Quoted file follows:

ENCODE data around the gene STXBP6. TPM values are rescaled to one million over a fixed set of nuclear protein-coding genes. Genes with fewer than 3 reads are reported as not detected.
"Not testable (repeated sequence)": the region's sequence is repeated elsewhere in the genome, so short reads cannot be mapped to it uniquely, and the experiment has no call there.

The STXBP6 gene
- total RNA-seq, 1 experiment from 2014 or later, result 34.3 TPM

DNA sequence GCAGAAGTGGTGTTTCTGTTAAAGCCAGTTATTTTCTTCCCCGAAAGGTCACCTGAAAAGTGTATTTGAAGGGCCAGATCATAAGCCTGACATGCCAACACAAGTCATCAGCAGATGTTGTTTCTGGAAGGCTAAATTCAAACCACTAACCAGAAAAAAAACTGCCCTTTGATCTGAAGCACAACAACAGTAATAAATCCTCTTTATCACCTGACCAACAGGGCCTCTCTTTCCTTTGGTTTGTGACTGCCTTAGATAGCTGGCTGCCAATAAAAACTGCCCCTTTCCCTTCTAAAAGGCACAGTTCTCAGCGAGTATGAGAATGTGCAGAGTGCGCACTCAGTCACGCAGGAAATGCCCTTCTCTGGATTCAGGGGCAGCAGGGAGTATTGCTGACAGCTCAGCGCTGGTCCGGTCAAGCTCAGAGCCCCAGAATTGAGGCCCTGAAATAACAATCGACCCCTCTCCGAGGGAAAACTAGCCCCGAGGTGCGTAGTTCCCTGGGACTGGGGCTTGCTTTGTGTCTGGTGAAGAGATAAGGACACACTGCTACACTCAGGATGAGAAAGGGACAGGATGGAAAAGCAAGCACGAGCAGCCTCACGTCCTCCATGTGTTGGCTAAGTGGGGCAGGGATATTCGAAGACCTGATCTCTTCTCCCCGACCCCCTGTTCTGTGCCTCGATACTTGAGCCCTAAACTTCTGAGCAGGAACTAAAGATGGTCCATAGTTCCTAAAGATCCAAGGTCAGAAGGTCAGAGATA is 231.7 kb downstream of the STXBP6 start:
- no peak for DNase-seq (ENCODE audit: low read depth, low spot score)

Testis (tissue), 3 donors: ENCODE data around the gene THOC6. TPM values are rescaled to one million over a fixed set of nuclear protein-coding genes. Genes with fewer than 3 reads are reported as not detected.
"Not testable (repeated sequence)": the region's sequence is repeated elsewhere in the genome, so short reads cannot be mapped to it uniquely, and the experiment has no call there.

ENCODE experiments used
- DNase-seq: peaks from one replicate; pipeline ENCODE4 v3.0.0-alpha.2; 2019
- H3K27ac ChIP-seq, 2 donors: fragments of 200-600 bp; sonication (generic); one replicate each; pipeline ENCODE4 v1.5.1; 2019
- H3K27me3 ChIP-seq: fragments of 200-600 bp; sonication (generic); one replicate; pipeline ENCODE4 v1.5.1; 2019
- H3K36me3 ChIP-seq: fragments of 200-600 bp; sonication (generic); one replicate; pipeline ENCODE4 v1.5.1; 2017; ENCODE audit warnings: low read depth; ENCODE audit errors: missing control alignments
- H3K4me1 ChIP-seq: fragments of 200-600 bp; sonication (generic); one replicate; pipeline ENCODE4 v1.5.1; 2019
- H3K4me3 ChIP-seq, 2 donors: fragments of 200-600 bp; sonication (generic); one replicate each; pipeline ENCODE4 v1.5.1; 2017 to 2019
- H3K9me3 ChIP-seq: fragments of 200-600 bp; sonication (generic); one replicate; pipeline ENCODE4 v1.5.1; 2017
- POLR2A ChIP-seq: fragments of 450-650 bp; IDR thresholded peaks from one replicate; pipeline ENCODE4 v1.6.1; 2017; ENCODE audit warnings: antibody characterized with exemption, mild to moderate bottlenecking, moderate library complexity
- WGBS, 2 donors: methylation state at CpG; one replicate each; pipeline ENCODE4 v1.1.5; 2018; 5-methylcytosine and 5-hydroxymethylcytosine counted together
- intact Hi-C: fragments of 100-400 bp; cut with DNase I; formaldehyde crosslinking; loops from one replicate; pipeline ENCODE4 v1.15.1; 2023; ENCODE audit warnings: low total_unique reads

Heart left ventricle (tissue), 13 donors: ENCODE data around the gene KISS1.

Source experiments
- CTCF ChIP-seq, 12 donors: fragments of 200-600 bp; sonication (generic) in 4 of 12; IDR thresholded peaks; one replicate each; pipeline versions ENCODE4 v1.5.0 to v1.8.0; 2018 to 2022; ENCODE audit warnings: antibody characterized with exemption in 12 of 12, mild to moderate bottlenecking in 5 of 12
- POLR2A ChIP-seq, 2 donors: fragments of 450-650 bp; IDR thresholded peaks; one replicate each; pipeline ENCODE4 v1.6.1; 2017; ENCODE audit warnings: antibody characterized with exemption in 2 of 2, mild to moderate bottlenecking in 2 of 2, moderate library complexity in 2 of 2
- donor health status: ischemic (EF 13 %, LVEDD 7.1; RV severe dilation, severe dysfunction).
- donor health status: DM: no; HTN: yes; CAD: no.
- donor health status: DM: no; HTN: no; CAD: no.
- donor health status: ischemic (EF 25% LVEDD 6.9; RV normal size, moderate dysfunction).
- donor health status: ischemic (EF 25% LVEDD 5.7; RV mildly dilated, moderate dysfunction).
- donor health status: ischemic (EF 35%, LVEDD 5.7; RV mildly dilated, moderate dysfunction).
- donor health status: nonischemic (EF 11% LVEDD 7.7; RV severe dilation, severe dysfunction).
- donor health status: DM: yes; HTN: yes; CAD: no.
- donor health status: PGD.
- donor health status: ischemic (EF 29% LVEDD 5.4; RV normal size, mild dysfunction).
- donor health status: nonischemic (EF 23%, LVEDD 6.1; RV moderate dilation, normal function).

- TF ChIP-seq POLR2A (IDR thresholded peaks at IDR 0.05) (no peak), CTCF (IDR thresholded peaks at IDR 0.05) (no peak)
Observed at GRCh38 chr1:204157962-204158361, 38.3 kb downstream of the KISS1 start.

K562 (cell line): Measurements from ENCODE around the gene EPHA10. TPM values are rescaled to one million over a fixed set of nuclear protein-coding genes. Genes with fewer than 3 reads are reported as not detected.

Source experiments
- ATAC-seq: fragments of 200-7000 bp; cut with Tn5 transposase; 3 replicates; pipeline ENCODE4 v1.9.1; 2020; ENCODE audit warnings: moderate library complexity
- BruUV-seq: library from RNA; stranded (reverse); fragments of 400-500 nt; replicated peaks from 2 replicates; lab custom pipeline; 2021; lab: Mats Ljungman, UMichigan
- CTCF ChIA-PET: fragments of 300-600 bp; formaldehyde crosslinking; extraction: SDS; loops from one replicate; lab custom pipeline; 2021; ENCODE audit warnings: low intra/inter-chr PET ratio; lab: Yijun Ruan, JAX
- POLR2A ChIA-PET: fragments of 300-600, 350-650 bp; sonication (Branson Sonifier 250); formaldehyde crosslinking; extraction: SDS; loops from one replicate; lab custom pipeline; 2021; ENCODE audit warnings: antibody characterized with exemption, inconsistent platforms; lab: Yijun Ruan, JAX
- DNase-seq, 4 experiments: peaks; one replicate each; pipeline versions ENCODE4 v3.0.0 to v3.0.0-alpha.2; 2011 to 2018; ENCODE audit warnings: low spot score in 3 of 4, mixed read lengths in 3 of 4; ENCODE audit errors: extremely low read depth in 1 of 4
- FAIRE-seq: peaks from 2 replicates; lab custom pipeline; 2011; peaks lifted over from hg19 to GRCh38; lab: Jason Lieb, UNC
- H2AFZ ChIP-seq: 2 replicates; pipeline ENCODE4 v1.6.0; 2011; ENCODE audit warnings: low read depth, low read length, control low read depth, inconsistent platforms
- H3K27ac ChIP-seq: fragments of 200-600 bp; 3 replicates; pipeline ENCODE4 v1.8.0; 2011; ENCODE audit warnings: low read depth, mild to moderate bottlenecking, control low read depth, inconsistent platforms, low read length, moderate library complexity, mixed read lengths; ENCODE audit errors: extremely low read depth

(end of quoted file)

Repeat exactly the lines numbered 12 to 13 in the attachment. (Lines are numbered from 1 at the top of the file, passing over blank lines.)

- H3K27me3 ChIP-seq: fragments of 200-600 bp; sonication (generic); one replicate; pipeline ENCODE4 v1.5.1; 2019
- H3K36me3 ChIP-seq: fragments of 200-600 bp; sonication (generic); one replicate; pipeline ENCODE4 v1.5.1; 2017; ENCODE audit warnings: low read depth; ENCODE audit errors: missing control alignments